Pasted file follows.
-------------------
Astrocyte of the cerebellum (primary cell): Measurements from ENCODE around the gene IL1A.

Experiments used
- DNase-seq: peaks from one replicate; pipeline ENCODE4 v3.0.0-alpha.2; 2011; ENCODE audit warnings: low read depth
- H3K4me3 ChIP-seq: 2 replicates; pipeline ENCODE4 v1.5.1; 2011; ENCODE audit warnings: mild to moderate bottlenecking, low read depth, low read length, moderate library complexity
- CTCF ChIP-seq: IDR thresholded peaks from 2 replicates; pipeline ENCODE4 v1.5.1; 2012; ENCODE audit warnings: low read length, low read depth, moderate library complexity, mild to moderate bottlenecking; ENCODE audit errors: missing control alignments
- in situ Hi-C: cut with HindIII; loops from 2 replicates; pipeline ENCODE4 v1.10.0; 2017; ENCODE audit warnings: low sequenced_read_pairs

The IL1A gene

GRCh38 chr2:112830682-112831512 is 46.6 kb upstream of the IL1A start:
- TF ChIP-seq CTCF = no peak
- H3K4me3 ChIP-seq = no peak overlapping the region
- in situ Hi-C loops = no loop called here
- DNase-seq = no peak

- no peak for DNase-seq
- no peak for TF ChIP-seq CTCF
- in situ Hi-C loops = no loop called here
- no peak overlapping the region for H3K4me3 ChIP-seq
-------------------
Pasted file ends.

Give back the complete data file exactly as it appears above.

Astrocyte of the cerebellum (primary cell): Measurements from ENCODE around the gene IL1A.

Experiments used
- DNase-seq: peaks from one replicate; pipeline ENCODE4 v3.0.0-alpha.2; 2011; ENCODE audit warnings: low read depth
- H3K4me3 ChIP-seq: 2 replicates; pipeline ENCODE4 v1.5.1; 2011; ENCODE audit warnings: mild to moderate bottlenecking, low read depth, low read length, moderate library complexity
- CTCF ChIP-seq: IDR thresholded peaks from 2 replicates; pipeline ENCODE4 v1.5.1; 2012; ENCODE audit warnings: low read length, low read depth, moderate library complexity, mild to moderate bottlenecking; ENCODE audit errors: missing control alignments
- in situ Hi-C: cut with HindIII; loops from 2 replicates; pipeline ENCODE4 v1.10.0; 2017; ENCODE audit warnings: low sequenced_read_pairs

The IL1A gene

GRCh38 chr2:112830682-112831512 is 46.6 kb upstream of the IL1A start:
- TF ChIP-seq CTCF = no peak
- H3K4me3 ChIP-seq = no peak overlapping the region
- in situ Hi-C loops = no loop called here
- DNase-seq = no peak

- no peak for DNase-seq
- no peak for TF ChIP-seq CTCF
- in situ Hi-C loops = no loop called here
- no peak overlapping the region for H3K4me3 ChIP-seq